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Larry Blustein


High cost of getting an education


As school begins on Monday, the price of sending kids back to class is more expensive than ever before

By Larry Blustein
sfsuntimes@aol.com
This coming Monday morning, when the doors fly open at schools in Miami-Dade and Broward Counties, a new school year begins as thousands of youngsters will pour into classrooms.

As parents and students prepare for this coming year, there is still a bit of belt tightening that exists among families – and that’s where 2016 starts.

Elaine and R.J. Smith have three youngsters who need everything as they all hit growth spurts and have to buy new clothing and shoes. That’s not counting the supplies that are mandatory.

“It’s crazy,” Elaine said. “This is all quite overwhelming. We both work, but come on, five people to feed, cloth, insure and put a roof over the family is not real easy.”

Last year, parents dropped a whopping $814 for average on back-to-school items. They spent roughly $104 just on basic school supplies, such as notebooks, folders, pencils, backpacks and lunchboxes; another $346 on technology like laptops and computer accessories; and an additional $364 on clothing and shoes, according to the NRF.

Families like the Smiths and their Hallandale Beach neighbor, Keri Watkins, are stretched, and no matter how you try and get ahead, the economy for a majority of south Floridians, is paycheck-to-paycheck.

“People talk to me about this politician and that politician making a difference in my life, as a single mother of two teen boys,” Watkins pointed out. “But to me, and what I have learned from my family growing up is, you make your own way, and that’s what we are doing.”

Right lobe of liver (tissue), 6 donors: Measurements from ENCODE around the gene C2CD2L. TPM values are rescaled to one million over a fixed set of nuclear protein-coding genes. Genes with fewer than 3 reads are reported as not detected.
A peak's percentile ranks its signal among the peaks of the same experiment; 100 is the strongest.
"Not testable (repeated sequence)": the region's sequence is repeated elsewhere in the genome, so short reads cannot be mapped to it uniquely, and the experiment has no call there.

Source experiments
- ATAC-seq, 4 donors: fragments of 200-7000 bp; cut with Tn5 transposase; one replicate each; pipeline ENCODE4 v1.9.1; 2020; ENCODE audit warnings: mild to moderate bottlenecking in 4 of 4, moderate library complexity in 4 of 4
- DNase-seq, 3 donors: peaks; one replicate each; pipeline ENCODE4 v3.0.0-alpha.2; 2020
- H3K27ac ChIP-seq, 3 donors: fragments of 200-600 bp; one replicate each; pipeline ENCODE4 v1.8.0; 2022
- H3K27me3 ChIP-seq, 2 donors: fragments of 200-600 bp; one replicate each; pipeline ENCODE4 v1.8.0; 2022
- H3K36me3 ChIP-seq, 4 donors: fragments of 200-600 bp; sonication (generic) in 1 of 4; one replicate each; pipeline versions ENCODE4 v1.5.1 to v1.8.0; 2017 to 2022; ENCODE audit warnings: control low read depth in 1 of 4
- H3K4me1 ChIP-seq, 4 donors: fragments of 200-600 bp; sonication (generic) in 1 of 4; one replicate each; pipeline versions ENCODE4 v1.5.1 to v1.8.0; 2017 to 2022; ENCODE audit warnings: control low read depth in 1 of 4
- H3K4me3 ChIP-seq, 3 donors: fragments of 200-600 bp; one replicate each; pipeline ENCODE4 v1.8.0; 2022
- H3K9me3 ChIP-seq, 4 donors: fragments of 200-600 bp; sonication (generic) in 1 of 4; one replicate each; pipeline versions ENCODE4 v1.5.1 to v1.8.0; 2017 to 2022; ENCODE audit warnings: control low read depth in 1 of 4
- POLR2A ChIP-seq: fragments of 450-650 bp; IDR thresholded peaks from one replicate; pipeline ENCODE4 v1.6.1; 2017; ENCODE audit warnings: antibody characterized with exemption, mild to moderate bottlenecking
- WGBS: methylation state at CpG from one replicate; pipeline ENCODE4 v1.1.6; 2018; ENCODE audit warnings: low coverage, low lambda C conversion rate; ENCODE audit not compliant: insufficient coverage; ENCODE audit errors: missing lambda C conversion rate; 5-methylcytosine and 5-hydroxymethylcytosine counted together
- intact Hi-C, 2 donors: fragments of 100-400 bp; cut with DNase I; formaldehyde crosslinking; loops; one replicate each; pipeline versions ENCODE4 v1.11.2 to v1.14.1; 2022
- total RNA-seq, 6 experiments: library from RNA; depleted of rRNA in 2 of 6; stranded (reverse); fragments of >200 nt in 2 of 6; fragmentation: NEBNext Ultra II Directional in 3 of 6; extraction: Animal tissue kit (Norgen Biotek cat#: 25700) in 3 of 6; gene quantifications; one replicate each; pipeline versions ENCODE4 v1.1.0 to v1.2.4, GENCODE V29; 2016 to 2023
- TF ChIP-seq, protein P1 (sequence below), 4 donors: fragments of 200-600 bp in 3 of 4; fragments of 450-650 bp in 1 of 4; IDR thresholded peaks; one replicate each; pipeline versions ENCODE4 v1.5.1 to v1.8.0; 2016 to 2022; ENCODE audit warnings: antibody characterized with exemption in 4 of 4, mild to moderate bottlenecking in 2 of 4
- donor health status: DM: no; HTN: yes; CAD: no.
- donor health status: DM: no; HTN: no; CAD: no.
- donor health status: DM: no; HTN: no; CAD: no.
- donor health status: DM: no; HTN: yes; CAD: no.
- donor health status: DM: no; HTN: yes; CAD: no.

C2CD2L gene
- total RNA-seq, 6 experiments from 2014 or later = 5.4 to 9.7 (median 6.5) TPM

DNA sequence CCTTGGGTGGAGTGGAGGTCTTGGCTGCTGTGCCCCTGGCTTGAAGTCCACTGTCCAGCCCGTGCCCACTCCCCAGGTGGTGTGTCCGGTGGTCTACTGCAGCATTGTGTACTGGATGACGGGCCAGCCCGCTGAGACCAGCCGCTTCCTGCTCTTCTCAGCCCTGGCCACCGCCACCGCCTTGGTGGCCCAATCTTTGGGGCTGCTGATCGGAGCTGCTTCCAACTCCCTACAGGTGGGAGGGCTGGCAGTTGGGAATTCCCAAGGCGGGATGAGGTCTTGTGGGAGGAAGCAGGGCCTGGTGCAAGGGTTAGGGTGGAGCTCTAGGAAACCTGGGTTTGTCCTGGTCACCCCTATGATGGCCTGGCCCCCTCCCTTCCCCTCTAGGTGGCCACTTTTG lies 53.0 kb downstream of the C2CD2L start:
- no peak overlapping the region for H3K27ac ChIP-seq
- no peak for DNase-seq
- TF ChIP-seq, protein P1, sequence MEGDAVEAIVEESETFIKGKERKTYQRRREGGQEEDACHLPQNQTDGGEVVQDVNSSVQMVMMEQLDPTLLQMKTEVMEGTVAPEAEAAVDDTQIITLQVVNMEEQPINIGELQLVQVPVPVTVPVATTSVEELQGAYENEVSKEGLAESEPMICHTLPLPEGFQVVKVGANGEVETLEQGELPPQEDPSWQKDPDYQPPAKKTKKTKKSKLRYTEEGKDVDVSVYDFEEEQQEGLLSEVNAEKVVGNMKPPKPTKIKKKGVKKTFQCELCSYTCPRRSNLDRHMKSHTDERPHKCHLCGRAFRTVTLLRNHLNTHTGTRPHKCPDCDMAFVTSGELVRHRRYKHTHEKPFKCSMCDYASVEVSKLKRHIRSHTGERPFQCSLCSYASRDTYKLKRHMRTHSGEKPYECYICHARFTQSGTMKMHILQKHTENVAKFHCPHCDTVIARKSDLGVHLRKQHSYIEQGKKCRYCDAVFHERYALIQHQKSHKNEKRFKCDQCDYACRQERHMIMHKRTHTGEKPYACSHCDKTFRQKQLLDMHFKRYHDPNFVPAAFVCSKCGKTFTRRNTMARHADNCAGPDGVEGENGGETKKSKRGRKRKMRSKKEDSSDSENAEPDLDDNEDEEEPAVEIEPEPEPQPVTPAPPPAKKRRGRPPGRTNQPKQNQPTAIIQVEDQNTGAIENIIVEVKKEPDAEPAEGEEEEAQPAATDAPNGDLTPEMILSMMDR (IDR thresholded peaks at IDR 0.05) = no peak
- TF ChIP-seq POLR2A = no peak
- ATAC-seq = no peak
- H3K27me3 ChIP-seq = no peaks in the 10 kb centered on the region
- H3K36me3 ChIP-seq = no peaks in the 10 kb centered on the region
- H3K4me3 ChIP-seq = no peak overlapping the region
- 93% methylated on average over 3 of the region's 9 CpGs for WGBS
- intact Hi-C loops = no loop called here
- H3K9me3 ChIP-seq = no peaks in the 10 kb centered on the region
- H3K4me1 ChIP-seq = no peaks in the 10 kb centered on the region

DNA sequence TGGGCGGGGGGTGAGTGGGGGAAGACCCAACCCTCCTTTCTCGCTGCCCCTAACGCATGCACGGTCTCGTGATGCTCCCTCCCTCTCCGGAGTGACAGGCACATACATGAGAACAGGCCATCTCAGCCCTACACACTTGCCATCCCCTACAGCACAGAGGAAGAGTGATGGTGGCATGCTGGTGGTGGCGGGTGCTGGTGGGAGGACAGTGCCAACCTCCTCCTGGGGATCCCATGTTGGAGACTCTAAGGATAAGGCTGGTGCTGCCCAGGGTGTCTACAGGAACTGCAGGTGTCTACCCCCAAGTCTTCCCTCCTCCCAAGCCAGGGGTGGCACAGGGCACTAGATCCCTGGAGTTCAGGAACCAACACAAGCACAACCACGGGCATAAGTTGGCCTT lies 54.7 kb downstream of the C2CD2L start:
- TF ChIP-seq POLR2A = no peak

Watkins has also found alternatives for lowering the back to school cash-cow that had been stretching her budget way beyond. Some of this spending is, of course, inevitable. Children, after all, can’t very well attend class without the basics like pens and pencils. But many parents are spending too much simply because they make some critical errors while shopping.

“Parents assume the dollar stores have the lowest prices on school supplies, but that is really not the case,” Watkins said. “I found that purchasing those supplies for $1 each may seem like a smart move, but you are overpaying. Trust me.”

When it comes to clothing, nobody is asking you to shop at those “places” that your kids deem off limits, but as Watkins and Aventura resident, Bethany Morales will tell you, there is money to be saved when you send the kids back to school.

“We go to thrift stores and I am telling you now, my kids do not complain,” Morales said. “I have one in college; and two in high school and they wear the top name brands, and for half the price of what many of their friends had been paying.”

Indeed, thrift stores, consignment shops and even flea markets will have those famous brands at crazy low prices. Most believe that if you want to save money, especially as the kids head back to school, this is a good start.

“The expense of sending my kids to a public school is crazy – with everything that they have to get,” Watkins explained. “This year, when we went to the flea market in Fort Lauderdale during the late spring and summer, while just looking for different items, when we saw something that would potentially be a back to school item, we got it. That’s how we save.”